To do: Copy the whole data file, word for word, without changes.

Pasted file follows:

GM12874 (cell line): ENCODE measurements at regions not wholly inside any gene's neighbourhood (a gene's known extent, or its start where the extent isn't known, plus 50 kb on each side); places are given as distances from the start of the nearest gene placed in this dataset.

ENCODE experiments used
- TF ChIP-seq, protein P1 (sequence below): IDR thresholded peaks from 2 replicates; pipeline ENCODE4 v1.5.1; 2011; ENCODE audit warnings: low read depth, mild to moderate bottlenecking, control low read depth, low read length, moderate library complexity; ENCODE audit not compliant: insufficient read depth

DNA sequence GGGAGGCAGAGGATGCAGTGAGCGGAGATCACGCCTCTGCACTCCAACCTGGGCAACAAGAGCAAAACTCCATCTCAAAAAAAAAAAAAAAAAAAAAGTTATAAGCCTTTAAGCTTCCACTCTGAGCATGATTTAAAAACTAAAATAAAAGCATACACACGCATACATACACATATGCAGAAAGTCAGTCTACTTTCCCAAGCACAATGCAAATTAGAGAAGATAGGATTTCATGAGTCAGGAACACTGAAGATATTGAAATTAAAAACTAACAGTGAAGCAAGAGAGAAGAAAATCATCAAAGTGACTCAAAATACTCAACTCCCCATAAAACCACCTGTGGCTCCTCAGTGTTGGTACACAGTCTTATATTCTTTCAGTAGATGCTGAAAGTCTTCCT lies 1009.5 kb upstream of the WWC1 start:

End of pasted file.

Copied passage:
GM12874 (cell line): ENCODE measurements at regions not wholly inside any gene's neighbourhood (a gene's known extent, or its start where the extent isn't known, plus 50 kb on each side); places are given as distances from the start of the nearest gene placed in this dataset.

ENCODE experiments used
- TF ChIP-seq, protein P1 (sequence below): IDR thresholded peaks from 2 replicates; pipeline ENCODE4 v1.5.1; 2011; ENCODE audit warnings: low read depth, mild to moderate bottlenecking, control low read depth, low read length, moderate library complexity; ENCODE audit not compliant: insufficient read depth

DNA sequence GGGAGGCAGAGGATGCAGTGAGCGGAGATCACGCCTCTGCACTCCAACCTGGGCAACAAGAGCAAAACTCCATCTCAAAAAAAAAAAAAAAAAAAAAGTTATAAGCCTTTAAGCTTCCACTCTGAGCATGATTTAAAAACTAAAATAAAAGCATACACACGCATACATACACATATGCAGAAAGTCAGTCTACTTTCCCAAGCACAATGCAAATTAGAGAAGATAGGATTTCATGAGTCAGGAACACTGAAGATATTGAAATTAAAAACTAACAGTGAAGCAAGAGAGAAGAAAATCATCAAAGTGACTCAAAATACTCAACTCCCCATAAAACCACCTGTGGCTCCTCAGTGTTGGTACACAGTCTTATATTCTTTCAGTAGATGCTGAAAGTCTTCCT lies 1009.5 kb upstream of the WWC1 start: